Courses for January-June 2023 are now available on our website.
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Executive Director, Mental Health and Wellbeing, Pamela Edwards, discusses the value of wellbeing workshops, the need to support the families of remote health workers, and new wellbeing resources you can expect soon.
The last 12 months have been significant for the Mental Health and Wellbeing team, with over 57 Wellbeing Workshops delivered to over 1,400 rural and remote health workers.
In providing these workshops, it is clear that participants have appreciated 30 to 40 minutes to reflect on their own wellbeing and be reminded, even if for a short time, of the importance of self-care and looking after themselves.
Our service evolution which began in July 2021 is complete and we continue to look for opportunities and initiatives to meet the remote health workforce’s mental health and wellbeing needs.
We have delivered enhanced security and record keeping systems, policies and procedures in the background, to ensure our services are contemporary and align with best practice.
Bringing the team together
We welcomed the opportunity for Bush Support Line Service providers to come together in June 2022 for a two-day training and professional development session. These providers are the incredible people who you will talk with if you ever call the Bush Support Line.
This was the first chance for our service providers, who live and work across Australia, to meet face to face and share their knowledge and experience in supporting our rural and remote health workforce through our 24/7 telephone support line.
I have worked and collaborated with the psychologists who service the Bush Support Line now for over twelve months. I can confidently say they are a passionate group of individuals that bring considerable knowledge, experience and an ongoing commitment to supporting the rural and remote health workforce and the challenges they face. They have diverse experiences in the sector and use this experience to provide a crucial and well-respected service.
There is a lot of evidence emerging of the impact of the pandemic on health workers and the emotional toll of working in health care, with rarely a moment to reflect on their experiences.
Numerous factors contribute to elevated stress among health care workers, including heavy workloads, long shifts, a high pace, lack of physical or psychological safety, chronicity of care, moral conflicts and work-place related bullying or lack of social support.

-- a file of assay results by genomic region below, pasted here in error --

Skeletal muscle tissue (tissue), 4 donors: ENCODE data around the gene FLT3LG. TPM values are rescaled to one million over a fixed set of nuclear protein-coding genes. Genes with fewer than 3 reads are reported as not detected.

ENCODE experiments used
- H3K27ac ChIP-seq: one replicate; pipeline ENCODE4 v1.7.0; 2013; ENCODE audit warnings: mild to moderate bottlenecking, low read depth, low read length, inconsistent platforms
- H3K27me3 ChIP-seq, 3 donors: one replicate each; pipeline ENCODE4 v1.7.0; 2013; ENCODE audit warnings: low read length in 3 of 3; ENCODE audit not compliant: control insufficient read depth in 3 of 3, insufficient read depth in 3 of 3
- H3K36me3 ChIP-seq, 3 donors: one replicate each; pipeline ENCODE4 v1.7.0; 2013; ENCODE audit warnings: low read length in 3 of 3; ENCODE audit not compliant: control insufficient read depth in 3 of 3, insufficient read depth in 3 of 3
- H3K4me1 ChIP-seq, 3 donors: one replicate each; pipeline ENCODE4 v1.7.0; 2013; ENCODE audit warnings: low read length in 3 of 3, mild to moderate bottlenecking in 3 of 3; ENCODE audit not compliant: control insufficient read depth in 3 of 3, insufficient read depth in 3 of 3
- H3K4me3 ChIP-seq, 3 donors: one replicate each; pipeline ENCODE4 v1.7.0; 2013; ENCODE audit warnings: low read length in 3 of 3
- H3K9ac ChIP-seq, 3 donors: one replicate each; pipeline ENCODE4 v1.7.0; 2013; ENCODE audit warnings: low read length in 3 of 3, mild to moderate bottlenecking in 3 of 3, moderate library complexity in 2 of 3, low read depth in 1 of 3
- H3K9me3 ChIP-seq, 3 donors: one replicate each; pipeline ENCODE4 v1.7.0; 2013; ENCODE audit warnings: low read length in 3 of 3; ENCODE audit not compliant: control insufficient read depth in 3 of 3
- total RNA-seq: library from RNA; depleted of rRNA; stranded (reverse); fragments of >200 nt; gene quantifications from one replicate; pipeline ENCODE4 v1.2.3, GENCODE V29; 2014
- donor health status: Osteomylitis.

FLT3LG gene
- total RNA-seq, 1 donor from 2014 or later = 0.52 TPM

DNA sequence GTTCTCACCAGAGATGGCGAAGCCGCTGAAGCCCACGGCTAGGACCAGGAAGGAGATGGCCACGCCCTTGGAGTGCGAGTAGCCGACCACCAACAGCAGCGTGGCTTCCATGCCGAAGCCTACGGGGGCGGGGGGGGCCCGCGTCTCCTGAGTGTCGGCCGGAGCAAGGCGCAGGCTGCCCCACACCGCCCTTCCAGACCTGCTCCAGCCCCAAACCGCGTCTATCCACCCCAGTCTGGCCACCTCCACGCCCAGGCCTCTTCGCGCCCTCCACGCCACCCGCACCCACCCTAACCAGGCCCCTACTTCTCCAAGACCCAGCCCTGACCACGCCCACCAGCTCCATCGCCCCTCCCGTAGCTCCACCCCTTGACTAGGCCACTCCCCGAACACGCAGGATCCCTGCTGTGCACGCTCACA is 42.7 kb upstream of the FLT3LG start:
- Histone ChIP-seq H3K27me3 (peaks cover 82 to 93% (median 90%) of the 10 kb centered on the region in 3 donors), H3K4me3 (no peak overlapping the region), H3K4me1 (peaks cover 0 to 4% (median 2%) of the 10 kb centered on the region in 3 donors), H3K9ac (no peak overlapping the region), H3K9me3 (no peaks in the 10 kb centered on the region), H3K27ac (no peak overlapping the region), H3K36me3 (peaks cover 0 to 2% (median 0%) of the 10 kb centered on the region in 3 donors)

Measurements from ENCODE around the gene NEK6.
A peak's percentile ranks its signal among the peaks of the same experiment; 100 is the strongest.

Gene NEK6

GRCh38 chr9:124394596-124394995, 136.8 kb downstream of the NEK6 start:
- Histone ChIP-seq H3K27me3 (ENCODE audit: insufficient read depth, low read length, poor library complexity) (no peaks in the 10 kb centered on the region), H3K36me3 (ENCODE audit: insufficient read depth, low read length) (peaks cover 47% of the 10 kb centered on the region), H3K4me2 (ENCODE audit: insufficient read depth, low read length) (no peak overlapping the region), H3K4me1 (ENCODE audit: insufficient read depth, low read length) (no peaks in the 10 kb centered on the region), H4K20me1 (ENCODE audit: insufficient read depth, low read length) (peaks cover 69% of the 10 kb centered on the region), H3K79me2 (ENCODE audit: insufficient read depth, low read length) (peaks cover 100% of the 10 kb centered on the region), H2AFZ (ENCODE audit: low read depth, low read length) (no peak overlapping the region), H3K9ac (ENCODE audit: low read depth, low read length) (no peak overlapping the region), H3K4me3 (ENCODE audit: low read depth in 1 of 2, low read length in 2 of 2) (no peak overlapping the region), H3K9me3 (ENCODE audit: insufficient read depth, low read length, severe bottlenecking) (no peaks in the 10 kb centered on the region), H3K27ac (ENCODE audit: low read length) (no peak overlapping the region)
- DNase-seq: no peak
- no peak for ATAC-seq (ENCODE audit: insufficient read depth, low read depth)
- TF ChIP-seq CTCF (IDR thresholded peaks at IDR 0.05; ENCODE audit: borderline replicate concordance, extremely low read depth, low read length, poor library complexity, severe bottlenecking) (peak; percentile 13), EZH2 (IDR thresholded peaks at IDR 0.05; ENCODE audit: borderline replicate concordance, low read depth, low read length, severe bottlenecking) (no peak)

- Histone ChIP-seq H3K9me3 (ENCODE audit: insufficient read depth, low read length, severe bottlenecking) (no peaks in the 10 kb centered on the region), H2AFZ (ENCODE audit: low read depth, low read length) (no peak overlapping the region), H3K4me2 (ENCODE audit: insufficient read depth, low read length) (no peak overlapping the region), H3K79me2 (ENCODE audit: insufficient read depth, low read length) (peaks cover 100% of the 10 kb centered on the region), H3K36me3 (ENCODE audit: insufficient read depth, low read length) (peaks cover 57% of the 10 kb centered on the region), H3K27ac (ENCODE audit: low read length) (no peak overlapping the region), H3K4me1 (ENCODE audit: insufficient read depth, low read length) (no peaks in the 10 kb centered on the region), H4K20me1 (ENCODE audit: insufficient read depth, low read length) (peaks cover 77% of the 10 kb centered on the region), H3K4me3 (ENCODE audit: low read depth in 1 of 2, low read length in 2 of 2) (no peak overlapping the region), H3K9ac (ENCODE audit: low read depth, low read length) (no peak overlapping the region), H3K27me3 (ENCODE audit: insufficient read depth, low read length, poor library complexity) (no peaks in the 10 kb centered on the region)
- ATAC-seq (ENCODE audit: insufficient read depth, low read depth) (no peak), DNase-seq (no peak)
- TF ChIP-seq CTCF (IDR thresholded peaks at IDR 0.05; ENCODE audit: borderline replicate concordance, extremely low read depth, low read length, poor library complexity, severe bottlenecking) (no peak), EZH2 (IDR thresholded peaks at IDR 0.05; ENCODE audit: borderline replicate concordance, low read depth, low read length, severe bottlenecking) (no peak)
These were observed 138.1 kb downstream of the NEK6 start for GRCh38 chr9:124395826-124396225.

There is less evidence available on the impact on health workers’ families. The Bush Support Line is available to partners, parents, adult children or those who support health workers continuing their vital work in our rural and remote communities.
So, remember the number (1800 805 391) and share with your family. Contact us for some resources (pens, notepads) that can be taken home or left in places family members can see. Family members may not be experiencing the same stressors as directly as the health workers are, but everyone’s emotional health can be adversely impacted.
Family members might benefit from talking to someone that understands and can help them navigate the challenges, provide support and perhaps work on strategies to include self-care for all the family, ensuring wellbeing is factored into the daily routine.
Our Self-Care magnet is designed to support health workers implement strategies to look after their wellbeing, and is available for order here or via email to firstname.lastname@example.org.
New wellbeing resources
CRANAplus has recently joined the SafeSide community which offers a best practice and evidence-based approach to suicide prevention.
The Bush Support Line is not intended as a crisis intervention service, and therefore we are not often responding to those in crisis.
However, CRANAplus and its Mental Health and Wellbeing Department are committed as a health-related organisation to ensure we operate with contemporary knowledge and best practice in this area. We have recently released the Critical Conversations eLearning course to support those working in rural and remote communities to feel more confident in talking to individuals in crisis, whether as a health worker or in their personal life.
The Mental Health and Wellbeing team are developing new content and resources in our new ‘Wellbeing for the Bush’ series. The latest release is a podcast about Sleep, one of the pillars of wellbeing and something we often overlook.
We are also looking at delivering our resources in a more sustainable way and providing electronic copies of our key resources on USB, along with our popular grounding and relaxation exercises, ready to view anywhere without the need for internet connectivity.
We are really looking forward to providing a Wellbeing Space at the upcoming CRANAplus Conference, 4 – 6 October 2022, in Adelaide.